Results: This study included 16 years of cross-sectional survey data. Each survey recruited between 15 000 and 36 000 participants in grades 6 through 12 (male students: mean, 50.4% [minimum, 48.5%; maximum, 58.4%]; mean age, 14.5 years [minimum, 14.0 years; maximum, 14.7 years]). Nationally representative cross-sectional data for high school students showed that NPDs decreased steadily from 5.6 days per month in 1999 (95% CI, 5.0-6.2 days per month) to 2.2 days per month in 2017 (95% CI, 1.9-2.6 days per month), increased to 4.6 days per month in 2019 (95% CI, 4.1-5.1 days per month), and then decreased to 3.6 days per month in 2020 (95% CI, 3.0-4.1 days per month). For a risk weight of 0.1 for e-cigarettes, compared with combustible products, risk-adjusted NPDs decreased from 2.5 days per month in 2013 (95% CI, 2.2-2.9 days per month) (prior to the popularity of e-cigarettes) to 2.0 days per month in 2019 (95% CI, 1.6-2.5 days per month) and 1.4 days per month in 2020 (95% CI, 1.0-1.8 days per month). However, with a risk weight of 1.0 for e-cigarettes (identical to that of combustible products), risk-adjusted NPDs increased to 5.3 days per month in 2019 (95% CI, 4.4-6.2 days per month) and 3.9 days per month in 2020 (95% CI, 3.1-4.7 days per month). Similar trends were found for middle school students.

    Conclusions and Relevance: This study suggests that NPDs represent an improvement, albeit an imperfect one, compared with any 30-day tobacco product use by incorporating the frequency of use of various products. By distinguishing products, NPDs permit consideration of the health consequences associated with different mixes of products over time. Health risks of adolescent nicotine product use could have decreased during vaping’s popularity if assessment of the long-term risks associated with vaping compared with those of smoking is low. There is a need to closely monitor youth nicotine and tobacco product use patterns.

    To read the full text of the article, please visit the publisher’s website.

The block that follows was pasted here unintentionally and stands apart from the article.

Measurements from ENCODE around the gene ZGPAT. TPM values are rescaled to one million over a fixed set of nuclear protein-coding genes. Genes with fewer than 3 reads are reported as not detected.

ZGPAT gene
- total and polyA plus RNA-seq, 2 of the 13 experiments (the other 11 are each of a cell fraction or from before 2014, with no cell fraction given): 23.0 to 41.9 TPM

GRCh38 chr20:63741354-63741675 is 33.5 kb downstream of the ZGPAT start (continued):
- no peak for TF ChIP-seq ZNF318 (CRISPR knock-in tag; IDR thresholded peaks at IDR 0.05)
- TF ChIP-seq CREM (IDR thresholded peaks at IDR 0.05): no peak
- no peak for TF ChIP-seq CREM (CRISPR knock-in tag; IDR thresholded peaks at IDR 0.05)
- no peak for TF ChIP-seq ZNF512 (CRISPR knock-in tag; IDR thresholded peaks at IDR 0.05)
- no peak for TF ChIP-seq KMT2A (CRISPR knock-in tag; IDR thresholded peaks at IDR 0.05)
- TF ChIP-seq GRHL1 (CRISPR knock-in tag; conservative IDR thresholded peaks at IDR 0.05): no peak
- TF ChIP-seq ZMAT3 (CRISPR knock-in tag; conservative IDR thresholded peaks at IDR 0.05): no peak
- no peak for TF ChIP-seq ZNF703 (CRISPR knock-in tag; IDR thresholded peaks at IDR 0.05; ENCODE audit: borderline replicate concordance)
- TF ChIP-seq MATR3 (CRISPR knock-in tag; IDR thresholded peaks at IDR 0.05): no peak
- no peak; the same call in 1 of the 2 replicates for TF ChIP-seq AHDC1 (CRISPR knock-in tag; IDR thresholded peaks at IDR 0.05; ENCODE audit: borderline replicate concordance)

Review: Prevalence of Addictions among Transgender and Gender Diverse Subgroups

    Journal: International Journal of Environmental Research and Public Health, 2021, doi: 10.3390/ijerph18168843

    Authors: Ryan Ruppert, Shanna K. Kattari & Steve Sussman

    We conducted an analysis of the prevalence of substance and behavioral addictions across different transgender and gender diverse (TGD) subgroups. We performed a scoping review using MEDLINE and Google Scholar databases and examined 12 addictions, including alcohol, nicotine, cannabis, illicit drugs, gambling, eating/food, internet, sex, love, exercise, work, and shopping. We presented prevalence rates for each addiction as a function of an individual’s gender identity (stratified into transgender females, transgender males, and gender nonconforming), and used cisgender women and men as reference groups. We included 55 studies in our final analysis, the majority of which investigated substance use disorders among TGD subgroups. Overall findings indicated that substantial differences in substance use exist among US TGD subgroups. There were far fewer publications that examined the prevalence of behavioral addictions across TGD subgroups. However, despite limited research in this area, findings still suggest that notable differences in behavioral addictions may exist between individual TGD subgroups. The conclusions of our review may provide clinicians with a better ability to screen for and treat at-risk individuals within the TGD community.

    To read the full text of the article, please visit the publisher’s website.

    By Partnership Staff
    September 2021


    September 2021